Another matter that became evident in the discussion was that Haight is clearly uncomfortable with the notion that there are eternally three "persons" within the life of the one God. While he seems to admit the notion of a pre-existent Logos and that this Logos was present and mediated by the life of Jesus, he does not want biblical reflections upon the life of Jesus to entail that the person of Jesus had somehow pre-existed eternally within the life of God or that the Logos was a "person" apart from the life of Jesus. Thus Haight seems troubled by the historic language of Nicaea and Chalcedon that posit three "hupostases" within the single "ousia" of God, so that Haight himself tends towards a kind of Sabellianism. My one colleague from the religion department seemed highly sympathetic to these concerns.

I can certainly sympathize with the idea that our modernistic concept of "person" might not be entirely suited for trinitarian doctrine (Barth raises a similar concern, as I recall). On the other hand, I suggested, the trinitarian doctrine of Nicaea and Chalcedon is perhaps the single most important contribution of Christian theology to western thought. The idea that God within himself eternally exists as "being in communion" - a communion of love, communication, mutuality, and so on, between three centers of existence or whatever you want to call them - this idea is mind-bogglingly important. It has weighty implications for what it means for human beings to exist in the image of God as persons in community, and, indeed, undergirds the development of the western, Christian sense of "personhood" as such. Thus, I can't see revising Nicaea and Chalcedon on this matter without reaping significant consequences.

Various matters were also discussed, including an conversation on the matter of the fundamental historicity of the Gospel account, though the points above are the ones that I responded to and which struck me as central issues for Haight's whole approach.

300 million

Over at barlowfarms, Jonathan raises the interesting question of what one might do with $300 million dollars if, say, a friend gave you a Powerball ticket as a gift and you won. Here's some of my list. To begin:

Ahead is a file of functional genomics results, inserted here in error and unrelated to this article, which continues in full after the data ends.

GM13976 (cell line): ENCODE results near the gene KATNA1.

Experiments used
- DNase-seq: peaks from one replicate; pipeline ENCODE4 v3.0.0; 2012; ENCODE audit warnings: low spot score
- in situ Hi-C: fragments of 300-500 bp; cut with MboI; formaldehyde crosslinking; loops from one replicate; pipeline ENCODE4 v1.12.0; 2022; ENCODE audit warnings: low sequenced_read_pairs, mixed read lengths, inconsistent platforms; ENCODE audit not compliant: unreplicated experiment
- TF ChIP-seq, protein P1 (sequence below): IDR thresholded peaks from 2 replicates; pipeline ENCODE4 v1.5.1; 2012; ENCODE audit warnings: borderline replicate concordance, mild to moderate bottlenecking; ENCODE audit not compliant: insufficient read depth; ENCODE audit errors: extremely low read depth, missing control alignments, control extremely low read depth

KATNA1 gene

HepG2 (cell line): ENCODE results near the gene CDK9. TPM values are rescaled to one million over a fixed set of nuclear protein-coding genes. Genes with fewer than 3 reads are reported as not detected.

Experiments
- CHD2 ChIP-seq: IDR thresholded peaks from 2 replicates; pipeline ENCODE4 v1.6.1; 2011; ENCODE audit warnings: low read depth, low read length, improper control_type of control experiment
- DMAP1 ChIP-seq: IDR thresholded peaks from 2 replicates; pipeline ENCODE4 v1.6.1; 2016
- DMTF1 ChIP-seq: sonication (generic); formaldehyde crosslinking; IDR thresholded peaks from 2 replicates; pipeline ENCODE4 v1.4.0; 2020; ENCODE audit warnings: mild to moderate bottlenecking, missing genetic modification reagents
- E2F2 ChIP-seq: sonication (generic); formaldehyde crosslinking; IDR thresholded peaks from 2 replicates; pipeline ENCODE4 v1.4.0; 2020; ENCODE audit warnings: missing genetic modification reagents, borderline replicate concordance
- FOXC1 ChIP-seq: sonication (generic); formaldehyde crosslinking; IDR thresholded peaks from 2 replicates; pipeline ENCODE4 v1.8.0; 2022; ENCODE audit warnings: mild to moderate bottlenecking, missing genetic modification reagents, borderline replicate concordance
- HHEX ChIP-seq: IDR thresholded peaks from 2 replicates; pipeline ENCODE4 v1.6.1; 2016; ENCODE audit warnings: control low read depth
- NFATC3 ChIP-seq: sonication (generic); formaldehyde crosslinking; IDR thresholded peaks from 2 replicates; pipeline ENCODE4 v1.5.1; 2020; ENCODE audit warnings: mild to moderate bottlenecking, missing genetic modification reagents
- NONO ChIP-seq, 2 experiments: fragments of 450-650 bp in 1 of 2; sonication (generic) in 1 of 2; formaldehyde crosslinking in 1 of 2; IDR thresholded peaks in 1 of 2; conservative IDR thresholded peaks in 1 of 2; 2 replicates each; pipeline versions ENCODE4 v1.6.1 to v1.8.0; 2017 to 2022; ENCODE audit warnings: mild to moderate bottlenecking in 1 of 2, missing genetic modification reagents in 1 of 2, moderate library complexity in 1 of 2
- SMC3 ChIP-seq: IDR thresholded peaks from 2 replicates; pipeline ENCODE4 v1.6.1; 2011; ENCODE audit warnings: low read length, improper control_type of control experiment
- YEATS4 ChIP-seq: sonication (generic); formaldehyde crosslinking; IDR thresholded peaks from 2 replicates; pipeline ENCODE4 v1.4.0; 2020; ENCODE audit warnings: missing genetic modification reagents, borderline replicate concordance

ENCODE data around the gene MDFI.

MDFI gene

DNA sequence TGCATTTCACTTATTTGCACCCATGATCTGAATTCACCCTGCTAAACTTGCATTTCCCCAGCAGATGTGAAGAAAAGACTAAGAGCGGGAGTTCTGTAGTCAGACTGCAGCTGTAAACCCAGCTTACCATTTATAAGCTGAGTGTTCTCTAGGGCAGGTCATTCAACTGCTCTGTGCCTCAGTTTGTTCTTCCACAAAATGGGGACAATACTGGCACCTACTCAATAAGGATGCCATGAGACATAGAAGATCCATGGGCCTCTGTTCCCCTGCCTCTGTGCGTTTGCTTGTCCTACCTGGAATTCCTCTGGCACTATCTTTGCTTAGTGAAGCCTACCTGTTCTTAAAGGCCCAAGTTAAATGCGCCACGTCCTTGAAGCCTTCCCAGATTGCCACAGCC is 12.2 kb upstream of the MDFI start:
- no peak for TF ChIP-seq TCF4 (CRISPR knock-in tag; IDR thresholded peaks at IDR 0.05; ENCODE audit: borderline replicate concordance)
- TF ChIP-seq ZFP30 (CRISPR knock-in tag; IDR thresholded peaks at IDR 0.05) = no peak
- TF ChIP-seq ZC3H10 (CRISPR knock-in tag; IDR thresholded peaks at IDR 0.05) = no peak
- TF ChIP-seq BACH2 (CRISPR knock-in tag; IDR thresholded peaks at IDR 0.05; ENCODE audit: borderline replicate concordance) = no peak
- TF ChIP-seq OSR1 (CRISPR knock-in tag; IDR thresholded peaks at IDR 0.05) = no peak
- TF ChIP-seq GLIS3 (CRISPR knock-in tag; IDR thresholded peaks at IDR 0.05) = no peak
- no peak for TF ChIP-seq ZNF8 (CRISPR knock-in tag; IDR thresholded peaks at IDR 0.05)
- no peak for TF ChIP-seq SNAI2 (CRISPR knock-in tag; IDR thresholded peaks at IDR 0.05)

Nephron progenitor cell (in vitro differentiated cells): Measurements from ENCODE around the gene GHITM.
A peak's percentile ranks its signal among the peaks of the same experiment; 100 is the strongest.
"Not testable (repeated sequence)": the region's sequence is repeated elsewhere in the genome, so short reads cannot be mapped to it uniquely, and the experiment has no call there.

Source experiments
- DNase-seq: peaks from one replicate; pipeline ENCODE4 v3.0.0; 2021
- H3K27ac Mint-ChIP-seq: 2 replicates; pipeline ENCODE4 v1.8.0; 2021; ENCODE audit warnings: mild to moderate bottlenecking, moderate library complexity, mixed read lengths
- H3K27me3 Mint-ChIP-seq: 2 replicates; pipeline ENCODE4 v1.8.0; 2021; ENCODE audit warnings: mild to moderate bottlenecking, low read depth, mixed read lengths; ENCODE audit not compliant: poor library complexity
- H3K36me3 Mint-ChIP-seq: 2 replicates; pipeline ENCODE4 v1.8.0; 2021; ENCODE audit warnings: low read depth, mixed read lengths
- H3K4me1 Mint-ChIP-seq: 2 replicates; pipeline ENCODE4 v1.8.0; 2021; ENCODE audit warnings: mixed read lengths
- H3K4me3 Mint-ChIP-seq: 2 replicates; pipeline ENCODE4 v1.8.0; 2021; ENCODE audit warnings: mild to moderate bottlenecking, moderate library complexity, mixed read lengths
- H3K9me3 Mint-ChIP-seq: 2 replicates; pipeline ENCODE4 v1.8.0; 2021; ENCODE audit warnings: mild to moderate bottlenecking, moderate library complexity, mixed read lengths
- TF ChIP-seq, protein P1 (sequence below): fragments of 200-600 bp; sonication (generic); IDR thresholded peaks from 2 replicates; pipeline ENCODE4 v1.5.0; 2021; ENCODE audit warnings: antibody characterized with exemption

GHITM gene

[1] Give 10% to the church.

[2] Figure out how much will be taken by the taxman and send it to them.

[3] Invest enough in interest bearing accounts so that the interest payments will maintain my income at its present level + 20% or thereabouts, with a likelihood of steady increase that is commensurate with increasing living costs. This would also take care of retirement.

With the remaining money, I'd attempt the following:

[4] Look into various charities in some the world's most needy areas, particularly where there are established, reputable Christian ministries to use the funds (e.g., Sudan, Uganda, India).

[5] Endow a chair at Westminster Theological Seminary in Reformed liturgics.

[6] Travel to places I've always wanted to visit or revisit: Tuscany, Geneva, the UK, Ireland, Bangalore, the American West, and so on.

[7] Purchase at least one of the old historic churches in Philadelphia that currently sits empty and unused, fix it up, and donate it to a church plant.

[8] Regularly buy season tickets to music and arts venues in Philadelphia and New York.

[9] Buy a house in the Poconos, within a few hours of Philadelphia and New York, to develop into a Christian retreat and study center, particularly aimed at college students, graduate students, and junior faculty.

[10] Do all the things Laurel would like done around the house, including a full kitchen remodeling, adding a dishwasher, and so on.

Those are just a few ideas and I could probably be persuaded towards other things. What would you do? Comment here, at barlowfarms, or on your own blog.

18 October 2005

haight's jesus discussion

Today was a faculty panel discussion regarding Jesus: Symbol of God, by Jesuit theologian, Roger Haight. I only finished reading the book over the weekend and only started writing up some comments last night. I ended up staying awake until a bit after midnight trying to work on my comments and spent my office hours today finishing them up.

The past week has be unusually busy (as I expect this week will also be), so my patience level is probably somewhat attenuated. Nonetheless, I hope the remarks I made regarding Haight were fair and accurate, even if they were at times rather pointed. Also note that these remarks were given in a context in which those more supportive of Haight had ample opportunity for response, defense, and clarification.

Here are my notes:




Roger Haight, Jesus: Symbol of God

Introduction